Honey and pepper, sweet and spice, sparks the traditional combination of soy and sesame in a marinade for chicken. As inspiring as the flavors of this dish are, it also proves to be a recipe which allows for much diversity. It’s an easy recipe, and what a good thing that turned out to be: life does not happen according to plan.
Back in January, I bought an amazing work-cart for the kitchen. Almost everyone who visits says that we should have a table in the center of the kitchen but I like the open space: in the old house it was difficult for two people to move past each other, much less work together in the kitchen. Here, the kitchen is the heart of home where we spend time together. For us, a table in the center would have become a flat-surface-magnet to attract all manner of stuff not put away properly. I’d checked Ikea and The Treasure Mart for hostess carts but found them flimsy, too wobbly to use for real kitchen work.
The University has a warehouse, open to the public sometimes, where un-needed equipment and furnishings go on offer. We go every other week, and I found a pair of upolstered benches for $25 each, a nice sidetable for $15, and a pair of green velvet chairs with ottomen for $35 each. Such bargains!
There was my cart: heavy-duty casters, steel pipe frame, thick sturdy shelves, almost counter height. Perfect but for a missing end-cap on one leg. I finally got around to Googling the company to see if I could buy a replacement.
On the Anthro website, I saw another perfect cart, for my office:
Six feet long, sturdy wheels with plenty of space for cutting fabric, spreading out drawings, everything. But the basic model with one shelf was $600! Not quite in my budget! Next day, we took our bi-weekly trip to Property Disposition at the U. Unbelievable, but there was “my” cart: two shelves, with extensions to make it taller, a bunch of unnecessary accessories for computer equipment, and the larger size wheels. $100!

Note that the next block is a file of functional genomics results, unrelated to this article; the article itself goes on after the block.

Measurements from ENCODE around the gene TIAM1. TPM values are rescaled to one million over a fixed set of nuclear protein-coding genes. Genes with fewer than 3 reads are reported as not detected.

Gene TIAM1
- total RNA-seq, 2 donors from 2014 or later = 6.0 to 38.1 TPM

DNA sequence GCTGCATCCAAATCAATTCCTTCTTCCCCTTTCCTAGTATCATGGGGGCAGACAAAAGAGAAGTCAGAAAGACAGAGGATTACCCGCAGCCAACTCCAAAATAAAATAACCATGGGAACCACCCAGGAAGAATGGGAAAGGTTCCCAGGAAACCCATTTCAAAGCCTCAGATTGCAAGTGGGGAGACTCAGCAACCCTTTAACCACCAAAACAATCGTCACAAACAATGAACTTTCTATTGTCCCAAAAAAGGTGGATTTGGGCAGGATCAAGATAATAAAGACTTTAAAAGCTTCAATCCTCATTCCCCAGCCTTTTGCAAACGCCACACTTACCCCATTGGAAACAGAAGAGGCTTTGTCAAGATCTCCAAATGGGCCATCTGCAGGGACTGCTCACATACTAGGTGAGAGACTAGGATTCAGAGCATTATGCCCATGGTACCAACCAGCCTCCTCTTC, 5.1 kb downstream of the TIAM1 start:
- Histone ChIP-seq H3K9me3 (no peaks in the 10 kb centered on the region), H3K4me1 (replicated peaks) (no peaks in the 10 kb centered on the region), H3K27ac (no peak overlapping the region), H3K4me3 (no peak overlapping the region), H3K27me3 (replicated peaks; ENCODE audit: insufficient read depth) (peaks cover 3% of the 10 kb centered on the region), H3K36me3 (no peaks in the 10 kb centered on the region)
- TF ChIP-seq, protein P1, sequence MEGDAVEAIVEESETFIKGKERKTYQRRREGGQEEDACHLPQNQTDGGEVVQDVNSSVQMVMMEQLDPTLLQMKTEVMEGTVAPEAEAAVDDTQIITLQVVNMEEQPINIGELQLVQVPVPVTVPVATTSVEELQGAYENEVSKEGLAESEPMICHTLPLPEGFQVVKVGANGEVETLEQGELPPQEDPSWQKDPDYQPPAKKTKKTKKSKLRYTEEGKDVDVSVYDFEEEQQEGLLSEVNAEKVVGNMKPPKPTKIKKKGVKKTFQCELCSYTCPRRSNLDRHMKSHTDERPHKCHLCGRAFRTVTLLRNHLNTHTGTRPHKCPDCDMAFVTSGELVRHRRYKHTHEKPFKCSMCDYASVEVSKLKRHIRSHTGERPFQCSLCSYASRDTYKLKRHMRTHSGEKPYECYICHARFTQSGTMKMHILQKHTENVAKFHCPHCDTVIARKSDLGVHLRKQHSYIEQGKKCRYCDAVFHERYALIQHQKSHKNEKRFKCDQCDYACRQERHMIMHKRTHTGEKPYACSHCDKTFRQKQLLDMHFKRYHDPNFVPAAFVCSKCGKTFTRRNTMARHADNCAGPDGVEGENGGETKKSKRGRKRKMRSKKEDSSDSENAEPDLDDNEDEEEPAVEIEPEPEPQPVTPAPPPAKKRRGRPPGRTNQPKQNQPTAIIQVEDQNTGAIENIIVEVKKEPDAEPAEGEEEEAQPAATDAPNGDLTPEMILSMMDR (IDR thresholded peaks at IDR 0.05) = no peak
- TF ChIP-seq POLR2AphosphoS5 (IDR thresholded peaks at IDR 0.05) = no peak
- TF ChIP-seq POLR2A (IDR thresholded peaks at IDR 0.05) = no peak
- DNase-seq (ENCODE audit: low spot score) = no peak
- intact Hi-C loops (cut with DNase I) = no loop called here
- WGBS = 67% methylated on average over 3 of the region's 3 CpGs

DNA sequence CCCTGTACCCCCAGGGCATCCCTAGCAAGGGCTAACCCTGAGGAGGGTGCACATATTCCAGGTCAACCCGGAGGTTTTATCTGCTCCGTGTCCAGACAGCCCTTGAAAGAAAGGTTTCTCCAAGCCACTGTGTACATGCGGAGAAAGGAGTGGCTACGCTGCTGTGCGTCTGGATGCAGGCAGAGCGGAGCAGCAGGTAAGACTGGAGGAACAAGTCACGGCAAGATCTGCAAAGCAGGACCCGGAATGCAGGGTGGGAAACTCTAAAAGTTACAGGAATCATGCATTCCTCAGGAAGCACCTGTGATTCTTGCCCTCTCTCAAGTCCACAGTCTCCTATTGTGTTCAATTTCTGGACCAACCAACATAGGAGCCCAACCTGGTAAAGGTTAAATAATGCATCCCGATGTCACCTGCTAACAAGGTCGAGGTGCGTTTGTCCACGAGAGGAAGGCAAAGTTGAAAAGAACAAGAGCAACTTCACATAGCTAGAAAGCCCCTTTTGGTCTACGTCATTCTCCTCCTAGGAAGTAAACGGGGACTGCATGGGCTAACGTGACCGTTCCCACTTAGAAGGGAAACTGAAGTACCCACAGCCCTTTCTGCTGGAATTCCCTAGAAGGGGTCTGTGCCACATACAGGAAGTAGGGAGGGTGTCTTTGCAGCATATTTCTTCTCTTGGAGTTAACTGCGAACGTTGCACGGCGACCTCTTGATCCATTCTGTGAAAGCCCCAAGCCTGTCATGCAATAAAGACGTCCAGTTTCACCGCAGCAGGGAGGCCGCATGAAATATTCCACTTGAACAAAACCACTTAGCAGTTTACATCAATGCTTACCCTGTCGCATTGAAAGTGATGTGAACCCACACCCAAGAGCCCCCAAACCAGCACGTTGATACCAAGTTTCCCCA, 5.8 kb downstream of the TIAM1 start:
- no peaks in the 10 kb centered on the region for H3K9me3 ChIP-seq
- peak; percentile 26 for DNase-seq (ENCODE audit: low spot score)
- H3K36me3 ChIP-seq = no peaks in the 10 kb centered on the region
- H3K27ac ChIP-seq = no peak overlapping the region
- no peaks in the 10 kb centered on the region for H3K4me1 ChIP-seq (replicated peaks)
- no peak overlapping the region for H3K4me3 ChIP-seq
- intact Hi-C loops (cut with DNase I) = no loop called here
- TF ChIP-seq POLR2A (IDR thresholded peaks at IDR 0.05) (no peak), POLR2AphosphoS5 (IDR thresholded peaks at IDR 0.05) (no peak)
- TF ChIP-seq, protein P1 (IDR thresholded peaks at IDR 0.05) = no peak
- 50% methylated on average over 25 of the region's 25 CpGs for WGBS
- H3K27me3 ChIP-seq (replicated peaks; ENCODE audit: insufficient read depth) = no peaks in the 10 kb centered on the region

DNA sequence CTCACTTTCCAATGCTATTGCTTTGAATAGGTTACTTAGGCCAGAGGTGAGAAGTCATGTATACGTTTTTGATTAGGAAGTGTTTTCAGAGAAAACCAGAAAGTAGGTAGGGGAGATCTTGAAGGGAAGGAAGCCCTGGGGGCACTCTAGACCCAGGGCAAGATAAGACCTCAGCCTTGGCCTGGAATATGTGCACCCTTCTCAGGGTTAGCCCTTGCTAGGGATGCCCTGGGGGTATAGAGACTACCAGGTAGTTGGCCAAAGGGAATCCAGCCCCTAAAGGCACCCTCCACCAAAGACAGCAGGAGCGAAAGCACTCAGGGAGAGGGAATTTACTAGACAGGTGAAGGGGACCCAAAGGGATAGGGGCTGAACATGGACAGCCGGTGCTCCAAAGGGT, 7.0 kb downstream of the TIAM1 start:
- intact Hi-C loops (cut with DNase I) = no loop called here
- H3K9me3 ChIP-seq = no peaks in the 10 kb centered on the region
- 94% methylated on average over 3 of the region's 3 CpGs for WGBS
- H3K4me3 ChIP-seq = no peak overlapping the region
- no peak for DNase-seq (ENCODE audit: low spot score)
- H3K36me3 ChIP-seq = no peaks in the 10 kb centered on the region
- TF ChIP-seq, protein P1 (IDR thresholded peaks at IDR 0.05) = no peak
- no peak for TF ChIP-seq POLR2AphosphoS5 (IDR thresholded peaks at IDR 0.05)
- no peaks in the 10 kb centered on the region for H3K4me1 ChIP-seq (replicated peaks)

Of course we had to dismantle it to get it into my room. My plans for a stir-fry morphed into a simple baked dish with Japanese flavors while I helped to carry various table parts from the foyer to the dining room and library. The chicken marinated, then baked, as I held pieces of the table while Mr. Tess manned the tools to put the table back together.
This version of the recipe was so delicious that I had to make it a second time, as the recipe was written. I can recommend either version without exception!
Pan-Baked Honey and Pepper Sesame Chicken
based on a recipe from: The Japanese Kitchen
•250 Recipes in a Traditional Spirit•
by Hiroko Shimbo
serves 4 to 5
- 1½ pounds boneless, skinless chicken
(thighs or breasts)
- 3 Tablespoons white sesame seeds, toasted
(sesame seeds were at the other house: used sesame paste)
- ¼ cup minced naganegi long onions, or green onions
- 2 cloves of garlic, minced
- 3 Tablespoons soy sauce
- 1 Tablespoon honey
- fresh-ground black pepper
(about 2 teaspoons!)
- 2 Tablespoons sesame oil
- 4 to 6 Tablespoons vegetable oil
- 10 ounces broccoli rabe, or other greens
Wash and dry the chicken. Oil a baking pan (large enough to contain the chicken in one layer). Combine the sesame paste, onions, garlic, soy sauce, honey, pepper, and sesame oil. Arrange the chicken, turning to coat each piece with the marinade. Let the chicken bathe in the sauce for half an hour. Bake at 350°F for 40 to 45 minutes. Serve with rice and broccoli rabe.